Can quick commerce get any quicker? The latest startup in the space making news is the Bengaluru, India-based Zepto, which promises groceries in 10 minutes or less. The U.S. players are a mix of providers that became household names during the pandemic, like Uber Eats, Instacart, Postmates and DoorDash, plus new disruptors like Gopuff, Jokr and Robomart.
Traditional retailers are also getting into the game of q-comm with launches and partnerships. Instacart has been particularly active in the last few months, announcing new convenience-based offerings such as Kroger Delivery Now and, most recently, Publix Quick Picks.
With consumers buying products at the speed of a Tinder swipe, brands are facing several significant challenges ensuring their online presence and SEO are ready for prime time, while retailers are grappling with difficulties managing inventory and pricing. Q-comm isn’t rocket science, just branding and retail done at lightspeed.
It’s important to understand there are two kinds of q-comm providers: 1) newbies like Gopuff and Jokr, which own their inventory and have created micro-fulfillment centers in cities and promise delivery in 30 minutes or less; and 2) larger last-mile delivery providers like Instacart, Uber Eats and DoorDash, which are partnering with retailers, pulling inventory from the brick-and-mortar shelves and delivering groceries in 30 minutes (15 minutes in some cities).
You may be asking yourself: Aren’t you forgetting someone? Actually, two someones: Amazon and Walmart. For now, they're not playing in the q-comm space, sticking instead with same-day delivery, although Amazon Fresh does offer two-hour grocery delivery in select cities. No doubt they’re working on it, and soon enough will disrupt the market and make a play to own q-commerce the same way they own ecommerce.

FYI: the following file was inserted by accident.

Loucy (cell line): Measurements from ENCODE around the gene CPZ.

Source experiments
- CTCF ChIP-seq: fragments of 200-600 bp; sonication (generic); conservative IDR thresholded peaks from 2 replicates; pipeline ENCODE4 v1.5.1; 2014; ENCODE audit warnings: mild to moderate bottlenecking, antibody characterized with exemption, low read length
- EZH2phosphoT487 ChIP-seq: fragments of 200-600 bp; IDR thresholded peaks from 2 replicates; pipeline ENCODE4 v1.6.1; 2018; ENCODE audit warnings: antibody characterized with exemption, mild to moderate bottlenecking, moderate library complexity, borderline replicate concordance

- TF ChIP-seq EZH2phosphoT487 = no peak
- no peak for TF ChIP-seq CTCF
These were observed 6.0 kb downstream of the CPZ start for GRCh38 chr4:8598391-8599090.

Getting Up To Speed
The q-commerce space is relatively unsaturated in the U.S compared to global markets, so now is the moment for brands to get on the q-commerce expressway or be left behind. Now is the time for retailers to establish partnerships with speed-minded last-mile delivery providers.
For example, DoorDash's DoubleDash feature allows a second pick-up with orders consumers have just placed. So, after the DoorDasher goes to the pizza place, they can then stop at 7-Eleven for a pint of ice cream and deliver it in one order.
Brand managers and retailers often talk about “e-commerce 2.0.” That’s essentially what q-commerce is: the next step in the delivery. Here are a few tips to stay ahead of the curve:
-- Track which brands and items are showing up on last-mile platforms partnering with retailers.
-- Make sure every product detail page is updated with the right imagery and copy across platforms. Adjusting content and SEO ensures key products are near the top of search results.
-- Secure presence and partnership with q-commerce providers that align with brand objectives. Last-mile delivery providers offer advantages in suburbs, while micro-fulfillment centers have advantages in dense urban areas.
-- Decide which provider works best with your brand’s target consumers. Also, consider growth opportunities with a demographic that may not buy a product in a store, but might if it's available in under 30 minutes. Some vendors are resonating especially well with demographics like college-aged students.
Is your brand ready to enter commerce’s new fast lane?